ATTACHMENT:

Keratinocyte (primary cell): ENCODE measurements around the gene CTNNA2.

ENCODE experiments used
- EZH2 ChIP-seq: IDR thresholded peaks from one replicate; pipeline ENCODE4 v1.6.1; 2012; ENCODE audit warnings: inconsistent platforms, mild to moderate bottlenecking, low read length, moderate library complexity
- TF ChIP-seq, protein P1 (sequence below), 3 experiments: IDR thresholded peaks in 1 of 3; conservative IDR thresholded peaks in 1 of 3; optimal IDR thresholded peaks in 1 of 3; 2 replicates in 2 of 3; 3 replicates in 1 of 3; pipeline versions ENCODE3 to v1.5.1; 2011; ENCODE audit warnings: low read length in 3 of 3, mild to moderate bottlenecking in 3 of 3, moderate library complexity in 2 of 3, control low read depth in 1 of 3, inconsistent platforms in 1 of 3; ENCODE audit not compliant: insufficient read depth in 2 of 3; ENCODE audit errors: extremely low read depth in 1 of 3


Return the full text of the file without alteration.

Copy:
Keratinocyte (primary cell): ENCODE measurements around the gene CTNNA2.

ENCODE experiments used
- EZH2 ChIP-seq: IDR thresholded peaks from one replicate; pipeline ENCODE4 v1.6.1; 2012; ENCODE audit warnings: inconsistent platforms, mild to moderate bottlenecking, low read length, moderate library complexity
- TF ChIP-seq, protein P1 (sequence below), 3 experiments: IDR thresholded peaks in 1 of 3; conservative IDR thresholded peaks in 1 of 3; optimal IDR thresholded peaks in 1 of 3; 2 replicates in 2 of 3; 3 replicates in 1 of 3; pipeline versions ENCODE3 to v1.5.1; 2011; ENCODE audit warnings: low read length in 3 of 3, mild to moderate bottlenecking in 3 of 3, moderate library complexity in 2 of 3, control low read depth in 1 of 3, inconsistent platforms in 1 of 3; ENCODE audit not compliant: insufficient read depth in 2 of 3; ENCODE audit errors: extremely low read depth in 1 of 3